Ask the people who followed the ’19 White Sox. The same reason you aren’t watching a game when you already know the outcome holds true for watching it if you believe it is fixed.

          This is simple stuff

    • MosesZD says:

      Pete Rose gambled. That’s been an explicit no-no, in every sport, since the Black Sox scandal.

      Bonds, et. al., were part of a huge crowd of people who, since the dawn of athletics, were looking for an edge to win. That behavior was, until recently, not frowned upon.

      In fact, if it hadn’t become so out-of-control in the late 1990s… It might still be a ‘dirty little secret.’

      • Rob says:

        More likely if Bonds wasn’t so hated by some sportswriters this would never have ever been an issue.

        • Jim Lynch says:

          Bonds was extraordinarily unpleasant to a lot of people over the years. I once heard a sportscaster at San Francisco’s KGO radio sputter with rage on-air at Bonds rudeness, and swear he would never again attempt to speak with “the jerk” (as if Bonds cared). As he was obviously speaking from the heart, It was pretty funny. On top of Bonds steroid use, just multiply that one guy by dozens of other sportswriters in every every NL town, and there’s no way Bonds will be voted in anytime soon.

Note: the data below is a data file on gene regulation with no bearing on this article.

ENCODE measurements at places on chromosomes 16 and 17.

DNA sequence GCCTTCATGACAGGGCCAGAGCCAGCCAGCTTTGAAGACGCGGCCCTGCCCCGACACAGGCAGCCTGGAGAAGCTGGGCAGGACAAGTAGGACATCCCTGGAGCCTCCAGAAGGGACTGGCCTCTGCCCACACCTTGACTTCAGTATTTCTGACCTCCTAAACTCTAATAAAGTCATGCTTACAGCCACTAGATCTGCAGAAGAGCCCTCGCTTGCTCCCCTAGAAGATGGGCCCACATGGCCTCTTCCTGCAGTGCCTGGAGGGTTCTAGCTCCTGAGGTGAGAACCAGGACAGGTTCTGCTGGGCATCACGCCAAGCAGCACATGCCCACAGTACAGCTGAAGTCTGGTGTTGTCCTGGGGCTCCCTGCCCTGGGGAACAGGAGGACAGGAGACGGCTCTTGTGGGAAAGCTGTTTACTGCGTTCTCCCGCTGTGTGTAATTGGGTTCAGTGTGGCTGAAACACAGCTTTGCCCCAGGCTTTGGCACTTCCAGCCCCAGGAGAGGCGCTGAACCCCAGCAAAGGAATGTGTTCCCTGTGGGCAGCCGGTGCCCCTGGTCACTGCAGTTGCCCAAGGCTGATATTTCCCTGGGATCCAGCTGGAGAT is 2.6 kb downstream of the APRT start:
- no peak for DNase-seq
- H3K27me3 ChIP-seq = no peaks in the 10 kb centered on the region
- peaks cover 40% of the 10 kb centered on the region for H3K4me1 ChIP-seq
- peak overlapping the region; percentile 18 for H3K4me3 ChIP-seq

• rea says:

      betting for your own team?

      A manger who bets for rather than against his own team is still in a conflict-of-interest stituation. “Jeez, I wonder why he used up the whole bullpen in the first game of a 3-game series?”

  5. It will only be silly until Jack Morris gets in. Then it becomes tragic.

  6. c u n d gulag says:

    Thanks to a lot of the commenters here, I’ve changed my opinion on this, and am now ok with putting in the players suspected (that’s the key word) of PED use.